One of the first women artists to practice the art of still life painting, Giovanna Garzoni pursued her career with intensity. Garzoni's paintings were so well liked that, according to one writer, she could sell her work "for whatever price she wished." One of Garzoni's earliest works, a 1625 calligraphy book, includes capital letters illuminated with fruits, flowers, birds, and insects. These subjects were to become her specialty, and tempera on vellum was her preferred medium. Garzoni's refined interpretation of plants and animals suited the taste of her aristocratic patrons, like the Medici family, and could be found decorating their villas.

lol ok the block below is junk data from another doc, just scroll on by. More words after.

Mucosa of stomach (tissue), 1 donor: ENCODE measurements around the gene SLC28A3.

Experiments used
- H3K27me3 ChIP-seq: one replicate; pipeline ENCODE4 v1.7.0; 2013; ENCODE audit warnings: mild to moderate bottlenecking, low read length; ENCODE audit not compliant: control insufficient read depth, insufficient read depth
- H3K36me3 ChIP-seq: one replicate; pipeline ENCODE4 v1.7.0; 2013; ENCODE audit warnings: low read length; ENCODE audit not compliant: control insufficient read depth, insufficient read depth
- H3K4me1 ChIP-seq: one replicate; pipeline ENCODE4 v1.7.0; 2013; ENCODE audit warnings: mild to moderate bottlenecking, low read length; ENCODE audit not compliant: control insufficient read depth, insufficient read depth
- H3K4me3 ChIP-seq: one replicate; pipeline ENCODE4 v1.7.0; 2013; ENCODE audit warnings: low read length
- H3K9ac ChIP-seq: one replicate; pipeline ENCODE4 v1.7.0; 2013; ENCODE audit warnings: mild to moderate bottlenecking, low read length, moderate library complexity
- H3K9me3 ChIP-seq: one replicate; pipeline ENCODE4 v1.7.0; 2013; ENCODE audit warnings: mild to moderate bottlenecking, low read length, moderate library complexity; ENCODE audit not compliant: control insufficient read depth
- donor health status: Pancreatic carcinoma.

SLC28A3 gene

Scholars have speculated about Garzoni's early training, and though none have come to any firm conclusions, they all cite Jacopo Ligozzi as an influence. Like Garzoni, Ligozzi painted botanical and zoological specimens for the Medici court. In 1666, Garzoni made a will bequeathing her entire estate to the painters' guild in Rome, the Accademia di San Luca, on condition that they erect her tomb in their church. She died four years later, after enjoying a life of steady work and constant success.